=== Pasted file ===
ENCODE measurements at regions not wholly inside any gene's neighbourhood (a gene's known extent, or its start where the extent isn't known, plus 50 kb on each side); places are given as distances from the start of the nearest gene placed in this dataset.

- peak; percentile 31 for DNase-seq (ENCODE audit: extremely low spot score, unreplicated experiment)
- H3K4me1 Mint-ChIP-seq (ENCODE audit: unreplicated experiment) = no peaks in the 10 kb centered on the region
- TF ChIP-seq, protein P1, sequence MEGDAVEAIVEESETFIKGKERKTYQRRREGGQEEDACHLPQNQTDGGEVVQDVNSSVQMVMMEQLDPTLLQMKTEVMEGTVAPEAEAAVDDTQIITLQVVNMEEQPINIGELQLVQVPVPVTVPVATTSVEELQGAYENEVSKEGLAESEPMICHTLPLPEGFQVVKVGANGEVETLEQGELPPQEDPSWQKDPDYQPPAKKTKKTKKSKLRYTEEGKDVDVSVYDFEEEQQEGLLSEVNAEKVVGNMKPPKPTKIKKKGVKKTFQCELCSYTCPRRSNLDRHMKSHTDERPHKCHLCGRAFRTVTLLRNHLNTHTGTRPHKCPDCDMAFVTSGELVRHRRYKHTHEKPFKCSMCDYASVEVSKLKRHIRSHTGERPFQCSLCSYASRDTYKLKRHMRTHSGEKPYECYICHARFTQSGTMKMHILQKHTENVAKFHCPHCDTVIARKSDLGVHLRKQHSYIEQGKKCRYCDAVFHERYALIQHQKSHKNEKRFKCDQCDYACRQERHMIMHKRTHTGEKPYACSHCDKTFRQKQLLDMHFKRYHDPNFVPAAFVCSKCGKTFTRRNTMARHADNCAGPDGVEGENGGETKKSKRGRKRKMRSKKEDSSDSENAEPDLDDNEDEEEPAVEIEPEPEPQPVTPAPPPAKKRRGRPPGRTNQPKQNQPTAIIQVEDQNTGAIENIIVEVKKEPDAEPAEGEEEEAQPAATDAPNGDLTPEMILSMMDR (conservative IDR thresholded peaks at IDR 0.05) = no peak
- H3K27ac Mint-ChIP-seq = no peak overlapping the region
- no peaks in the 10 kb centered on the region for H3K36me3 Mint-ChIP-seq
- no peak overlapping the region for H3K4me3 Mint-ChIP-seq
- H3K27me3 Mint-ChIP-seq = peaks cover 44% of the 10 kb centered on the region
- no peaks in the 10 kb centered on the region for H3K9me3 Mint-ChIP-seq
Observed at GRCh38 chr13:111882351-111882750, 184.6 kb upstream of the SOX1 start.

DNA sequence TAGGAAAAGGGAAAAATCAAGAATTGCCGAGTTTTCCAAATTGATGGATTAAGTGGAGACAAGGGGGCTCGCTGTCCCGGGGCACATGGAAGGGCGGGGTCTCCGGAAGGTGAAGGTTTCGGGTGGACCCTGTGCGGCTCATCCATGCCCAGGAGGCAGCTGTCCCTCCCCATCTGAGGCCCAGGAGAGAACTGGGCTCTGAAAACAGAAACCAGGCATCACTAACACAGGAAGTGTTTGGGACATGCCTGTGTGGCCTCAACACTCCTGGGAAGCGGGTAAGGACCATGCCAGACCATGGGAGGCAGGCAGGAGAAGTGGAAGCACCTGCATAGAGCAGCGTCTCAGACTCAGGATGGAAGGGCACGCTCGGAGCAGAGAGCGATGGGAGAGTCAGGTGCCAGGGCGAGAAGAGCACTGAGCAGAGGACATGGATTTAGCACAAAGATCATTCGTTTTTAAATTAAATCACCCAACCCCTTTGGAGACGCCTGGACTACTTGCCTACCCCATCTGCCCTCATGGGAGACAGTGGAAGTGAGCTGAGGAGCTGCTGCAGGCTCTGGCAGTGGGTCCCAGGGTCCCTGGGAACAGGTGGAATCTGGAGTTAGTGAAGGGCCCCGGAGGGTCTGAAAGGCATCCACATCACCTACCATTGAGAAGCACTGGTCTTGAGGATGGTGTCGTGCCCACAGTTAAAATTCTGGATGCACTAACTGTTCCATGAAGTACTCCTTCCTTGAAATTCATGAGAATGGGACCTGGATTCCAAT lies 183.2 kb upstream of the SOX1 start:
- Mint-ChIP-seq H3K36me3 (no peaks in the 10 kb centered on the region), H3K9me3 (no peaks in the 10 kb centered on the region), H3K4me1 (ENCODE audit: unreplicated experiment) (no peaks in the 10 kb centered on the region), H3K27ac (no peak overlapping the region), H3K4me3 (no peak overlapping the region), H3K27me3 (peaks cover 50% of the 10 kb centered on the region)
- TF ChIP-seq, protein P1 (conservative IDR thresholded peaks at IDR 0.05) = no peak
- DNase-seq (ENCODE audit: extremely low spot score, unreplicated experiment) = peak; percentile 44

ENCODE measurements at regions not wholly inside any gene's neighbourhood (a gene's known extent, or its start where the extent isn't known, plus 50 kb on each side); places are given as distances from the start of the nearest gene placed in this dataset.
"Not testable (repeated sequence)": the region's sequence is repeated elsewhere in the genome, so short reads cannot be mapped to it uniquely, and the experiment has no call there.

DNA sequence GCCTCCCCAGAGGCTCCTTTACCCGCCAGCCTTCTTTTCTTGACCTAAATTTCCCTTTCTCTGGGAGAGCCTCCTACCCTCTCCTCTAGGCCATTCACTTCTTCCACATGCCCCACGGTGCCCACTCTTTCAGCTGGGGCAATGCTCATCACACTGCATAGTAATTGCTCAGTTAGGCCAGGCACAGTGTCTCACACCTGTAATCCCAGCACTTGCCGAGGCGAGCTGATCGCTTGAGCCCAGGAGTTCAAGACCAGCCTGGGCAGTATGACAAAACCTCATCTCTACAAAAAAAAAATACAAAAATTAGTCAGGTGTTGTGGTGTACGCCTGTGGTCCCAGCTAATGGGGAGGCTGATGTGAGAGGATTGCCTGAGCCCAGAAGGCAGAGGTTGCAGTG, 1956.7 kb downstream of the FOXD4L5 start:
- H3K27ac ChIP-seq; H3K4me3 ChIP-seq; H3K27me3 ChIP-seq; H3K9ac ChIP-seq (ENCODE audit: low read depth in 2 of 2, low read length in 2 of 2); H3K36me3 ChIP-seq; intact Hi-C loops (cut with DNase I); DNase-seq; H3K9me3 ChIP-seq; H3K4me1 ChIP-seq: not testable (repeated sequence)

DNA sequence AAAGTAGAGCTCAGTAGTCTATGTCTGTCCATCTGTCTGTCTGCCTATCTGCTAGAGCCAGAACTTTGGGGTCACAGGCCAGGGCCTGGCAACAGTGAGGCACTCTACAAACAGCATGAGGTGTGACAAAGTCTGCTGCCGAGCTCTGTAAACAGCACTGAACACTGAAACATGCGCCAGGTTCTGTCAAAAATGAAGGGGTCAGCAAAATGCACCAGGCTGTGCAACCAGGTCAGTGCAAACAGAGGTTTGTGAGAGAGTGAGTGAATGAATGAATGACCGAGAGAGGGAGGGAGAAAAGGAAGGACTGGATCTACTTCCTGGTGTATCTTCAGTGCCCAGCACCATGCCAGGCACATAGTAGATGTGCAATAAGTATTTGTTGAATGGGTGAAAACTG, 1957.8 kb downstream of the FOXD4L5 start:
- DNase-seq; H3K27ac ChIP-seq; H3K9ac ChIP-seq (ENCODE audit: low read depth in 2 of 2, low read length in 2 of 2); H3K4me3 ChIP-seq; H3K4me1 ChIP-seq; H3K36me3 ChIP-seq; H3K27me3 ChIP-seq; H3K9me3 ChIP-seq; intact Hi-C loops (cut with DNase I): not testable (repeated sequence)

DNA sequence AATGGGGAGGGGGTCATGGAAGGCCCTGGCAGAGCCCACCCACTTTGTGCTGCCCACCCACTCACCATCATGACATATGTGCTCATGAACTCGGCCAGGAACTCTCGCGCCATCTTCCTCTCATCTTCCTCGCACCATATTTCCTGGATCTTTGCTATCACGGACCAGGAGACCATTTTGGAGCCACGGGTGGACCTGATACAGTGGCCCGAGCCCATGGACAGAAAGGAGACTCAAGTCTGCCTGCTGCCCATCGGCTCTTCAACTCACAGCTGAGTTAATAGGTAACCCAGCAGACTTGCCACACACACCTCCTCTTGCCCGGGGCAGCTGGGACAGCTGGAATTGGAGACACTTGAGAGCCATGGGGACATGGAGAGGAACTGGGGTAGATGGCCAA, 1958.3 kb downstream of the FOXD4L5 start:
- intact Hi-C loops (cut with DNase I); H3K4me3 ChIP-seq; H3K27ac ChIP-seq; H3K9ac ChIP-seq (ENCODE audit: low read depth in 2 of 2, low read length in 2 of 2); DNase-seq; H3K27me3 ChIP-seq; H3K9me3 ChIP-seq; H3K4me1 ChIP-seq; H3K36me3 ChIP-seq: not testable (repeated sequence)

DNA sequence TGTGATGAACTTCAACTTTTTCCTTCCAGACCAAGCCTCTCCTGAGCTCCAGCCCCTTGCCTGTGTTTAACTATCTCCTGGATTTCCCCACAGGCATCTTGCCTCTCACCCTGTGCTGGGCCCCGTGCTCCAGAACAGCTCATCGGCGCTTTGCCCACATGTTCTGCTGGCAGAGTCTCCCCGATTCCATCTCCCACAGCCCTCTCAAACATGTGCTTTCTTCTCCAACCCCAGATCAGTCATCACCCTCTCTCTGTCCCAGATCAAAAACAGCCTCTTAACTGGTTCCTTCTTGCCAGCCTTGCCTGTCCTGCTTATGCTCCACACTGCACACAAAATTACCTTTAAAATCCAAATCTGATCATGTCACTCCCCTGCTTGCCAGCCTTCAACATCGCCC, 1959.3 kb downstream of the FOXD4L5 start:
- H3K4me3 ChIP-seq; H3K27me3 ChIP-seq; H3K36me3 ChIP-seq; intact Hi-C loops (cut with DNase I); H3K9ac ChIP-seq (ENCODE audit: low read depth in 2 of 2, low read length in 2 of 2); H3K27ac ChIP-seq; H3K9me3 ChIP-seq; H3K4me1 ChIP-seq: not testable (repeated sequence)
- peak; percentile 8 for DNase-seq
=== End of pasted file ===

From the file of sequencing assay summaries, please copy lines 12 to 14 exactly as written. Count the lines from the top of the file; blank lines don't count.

- Mint-ChIP-seq H3K36me3 (no peaks in the 10 kb centered on the region), H3K9me3 (no peaks in the 10 kb centered on the region), H3K4me1 (ENCODE audit: unreplicated experiment) (no peaks in the 10 kb centered on the region), H3K27ac (no peak overlapping the region), H3K4me3 (no peak overlapping the region), H3K27me3 (peaks cover 50% of the 10 kb centered on the region)
- TF ChIP-seq, protein P1 (conservative IDR thresholded peaks at IDR 0.05) = no peak
- DNase-seq (ENCODE audit: extremely low spot score, unreplicated experiment) = peak; percentile 44